Brad Penn Racing Oil's full...
Brad Penn Racing Oil's full line of motorsports lubricants are refined from 100 percent Pennsylavnia crude oil. Courtesy of Brad Penn
Regardless of the type of oil you choose to run, Speed and Glady agree that you should remain consistent with your brand choice. "The worst thing you can do to your motor is change your brand of oil regularly," says Speed.
"You shouldn't mix oil brands because each brand is typically formulated with a select balance of additive systems that are unique," adds Glady.
Different oils and lubricants have different additives that can, at the very least, compete with one another and in the worst case scenario cancel each other out. Remember when you drain the oil from your engine the internal components that were exposed to the additive package still have those additives on their surfaces.
Speed says, "Be consistent with a good quality brand, and change the filter regularly."
In addition to buying a race specific oil, you can also use a conventional oil and then buy a zinc additive to put into the oil, thereby boosting the zinc levels to the necessary 1,500 ppm that Glady spoke of. Richard Iskendarian of Isky Racing Cams says, "As far as oils go, we highly recommend the Brad Penn Racing Oil and Joe Gibbs Racing Oil. However, if customers prefer to use other oils without a high zinc content, we recommend a product called ZDDP Plus which replaces the EOS that GM discontinued about the middle of last year. The ZDDP Plus will take a sub-par oil and boost the zinc levels considerably. However, you should not add the ZDDP Plus to Brad Penn or Joe Gibbs as these already have generous amounts of zinc already." That would upset the balance Glady spoke of.
Pro Plasma Nitriding from...
Pro Plasma Nitriding from Comp Cams provides an additional layer of protection to flat-tappet cams. Courtesy of Comp Cams
Comp Cams just introduced a new surface treatment available on all their products, Pro Plasma Nitriding. The process treats a narrow band of 1.5 to 2 thousanths deep on the surface, thereby increasing its hardness by about 15 pts on the Rockwell scale. In a nutshell, it eliminates any type of break-in problems.
The origin of Pro Plasma Nitriding is interesting to say the least. "Years ago we'd sell a lot of the 2300 Pinto cams," says Scooter Brothers. "Everybody here used to laugh about them and call them boomerang cams because they always came back with flattened lobes. Then somebody got this wild hair to try nitriding them. So we sent them to a place in Michigan. Once we started nitriding them, all of a sudden we didn't have any more problems."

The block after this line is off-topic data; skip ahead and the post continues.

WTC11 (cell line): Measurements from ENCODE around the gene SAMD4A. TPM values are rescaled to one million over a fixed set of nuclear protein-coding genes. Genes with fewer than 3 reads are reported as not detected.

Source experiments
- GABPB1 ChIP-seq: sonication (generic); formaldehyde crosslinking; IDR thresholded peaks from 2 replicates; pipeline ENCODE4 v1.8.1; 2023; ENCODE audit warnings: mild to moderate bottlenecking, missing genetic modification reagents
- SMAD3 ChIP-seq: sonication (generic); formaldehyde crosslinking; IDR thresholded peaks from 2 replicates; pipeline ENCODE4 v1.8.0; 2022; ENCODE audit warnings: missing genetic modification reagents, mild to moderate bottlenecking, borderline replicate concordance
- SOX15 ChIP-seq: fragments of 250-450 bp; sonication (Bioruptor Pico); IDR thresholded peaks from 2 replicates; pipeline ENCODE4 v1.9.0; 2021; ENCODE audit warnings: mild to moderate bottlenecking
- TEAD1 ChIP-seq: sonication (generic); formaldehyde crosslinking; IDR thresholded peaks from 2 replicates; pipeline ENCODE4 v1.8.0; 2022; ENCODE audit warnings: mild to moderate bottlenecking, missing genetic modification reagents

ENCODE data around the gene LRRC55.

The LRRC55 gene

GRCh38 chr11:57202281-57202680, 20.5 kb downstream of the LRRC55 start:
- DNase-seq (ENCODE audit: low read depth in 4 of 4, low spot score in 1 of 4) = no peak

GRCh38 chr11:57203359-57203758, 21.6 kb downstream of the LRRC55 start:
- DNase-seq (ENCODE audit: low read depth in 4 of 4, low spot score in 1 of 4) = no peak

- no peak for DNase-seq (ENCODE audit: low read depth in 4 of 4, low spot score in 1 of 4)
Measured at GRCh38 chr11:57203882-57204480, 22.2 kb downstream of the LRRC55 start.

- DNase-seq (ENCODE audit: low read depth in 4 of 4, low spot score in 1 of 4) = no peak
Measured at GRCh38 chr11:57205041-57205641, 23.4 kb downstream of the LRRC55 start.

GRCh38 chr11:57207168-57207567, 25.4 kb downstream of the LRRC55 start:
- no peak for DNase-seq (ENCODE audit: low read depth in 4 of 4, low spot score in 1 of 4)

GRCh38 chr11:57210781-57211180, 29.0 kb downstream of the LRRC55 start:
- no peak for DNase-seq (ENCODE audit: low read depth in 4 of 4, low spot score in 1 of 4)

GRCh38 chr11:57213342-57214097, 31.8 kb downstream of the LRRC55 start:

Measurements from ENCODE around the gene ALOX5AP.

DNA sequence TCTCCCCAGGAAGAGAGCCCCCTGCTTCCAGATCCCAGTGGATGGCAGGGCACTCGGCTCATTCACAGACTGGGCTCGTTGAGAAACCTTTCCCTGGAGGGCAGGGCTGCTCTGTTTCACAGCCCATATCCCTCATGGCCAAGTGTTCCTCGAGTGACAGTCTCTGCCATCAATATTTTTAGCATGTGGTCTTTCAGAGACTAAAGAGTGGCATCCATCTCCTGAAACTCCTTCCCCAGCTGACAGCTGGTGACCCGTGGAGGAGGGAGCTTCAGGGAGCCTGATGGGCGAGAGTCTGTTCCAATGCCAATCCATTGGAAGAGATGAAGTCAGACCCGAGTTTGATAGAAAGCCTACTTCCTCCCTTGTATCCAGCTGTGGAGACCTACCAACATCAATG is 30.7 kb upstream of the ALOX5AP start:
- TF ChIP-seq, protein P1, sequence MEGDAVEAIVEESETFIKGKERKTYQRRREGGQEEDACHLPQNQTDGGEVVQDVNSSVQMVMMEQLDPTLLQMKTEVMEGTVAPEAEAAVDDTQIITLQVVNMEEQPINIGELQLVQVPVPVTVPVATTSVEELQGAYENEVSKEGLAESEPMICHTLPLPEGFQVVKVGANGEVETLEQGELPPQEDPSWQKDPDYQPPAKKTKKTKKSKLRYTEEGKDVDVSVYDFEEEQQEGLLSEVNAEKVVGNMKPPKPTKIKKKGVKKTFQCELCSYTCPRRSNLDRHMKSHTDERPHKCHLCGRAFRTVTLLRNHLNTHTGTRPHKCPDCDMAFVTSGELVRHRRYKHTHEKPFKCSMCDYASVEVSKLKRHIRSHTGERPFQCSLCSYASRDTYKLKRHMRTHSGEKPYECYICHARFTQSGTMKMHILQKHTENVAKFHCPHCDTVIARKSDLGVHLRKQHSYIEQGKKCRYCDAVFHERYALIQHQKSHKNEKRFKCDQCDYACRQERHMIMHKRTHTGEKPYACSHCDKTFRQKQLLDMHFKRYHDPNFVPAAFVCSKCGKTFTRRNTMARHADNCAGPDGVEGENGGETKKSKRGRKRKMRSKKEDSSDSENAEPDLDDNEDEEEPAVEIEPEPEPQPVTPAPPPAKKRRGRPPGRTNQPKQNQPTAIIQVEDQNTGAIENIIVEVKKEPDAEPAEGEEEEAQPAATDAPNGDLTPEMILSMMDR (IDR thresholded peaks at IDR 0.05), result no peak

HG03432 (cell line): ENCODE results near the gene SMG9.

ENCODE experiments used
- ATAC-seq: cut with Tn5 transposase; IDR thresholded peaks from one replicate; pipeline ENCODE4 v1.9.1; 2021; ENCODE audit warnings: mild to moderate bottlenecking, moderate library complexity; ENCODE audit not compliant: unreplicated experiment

With the rise of the sport compact movement, the Pinto cams and similar designs found a new home, and with the increased business the guys at Comp decided to buy their own machine and Pro Plasma Nitriding was born. "It's the closest thing that I've ever seen that enables me to say it absolutely stops the problem. I hate to say 100 percent assurance that it won't go flat, but knock on wood I haven't seen any probelms."
Synthetic oils are all the rage, but that doesn't necessarily mean they are good for racing applications. "The lubricity of synthetics is too much for a break in process," says Dick Glady, who recommends a break-in specific oil when firing up that new engine for the first time. And while they have their place in the industry, you don't need to run a full synthetic in your race motor. In fact, Brad Penn's synthetic blend oils have only 10 percent synthetic base stock. They've found that percentage is optimum in delivering better oxidation stability on the top end.
At the end of the day, if you're running a flat-tappet cam motor (and there are a lot of you out there) you owe it to your racing program to choose the right oil for your application. If you're building a motor, you need to use a good racing assembly lubricant, the proper break in oil and finally a good racing oil, like one of the brands mentioned here. Don't hesitate to contact the manufacturer of the oil or the cam as they will be more than happy to answer any of your questions. Remember using the proper oil may be the easiest thing you can do to prevent an unwanted cam failure.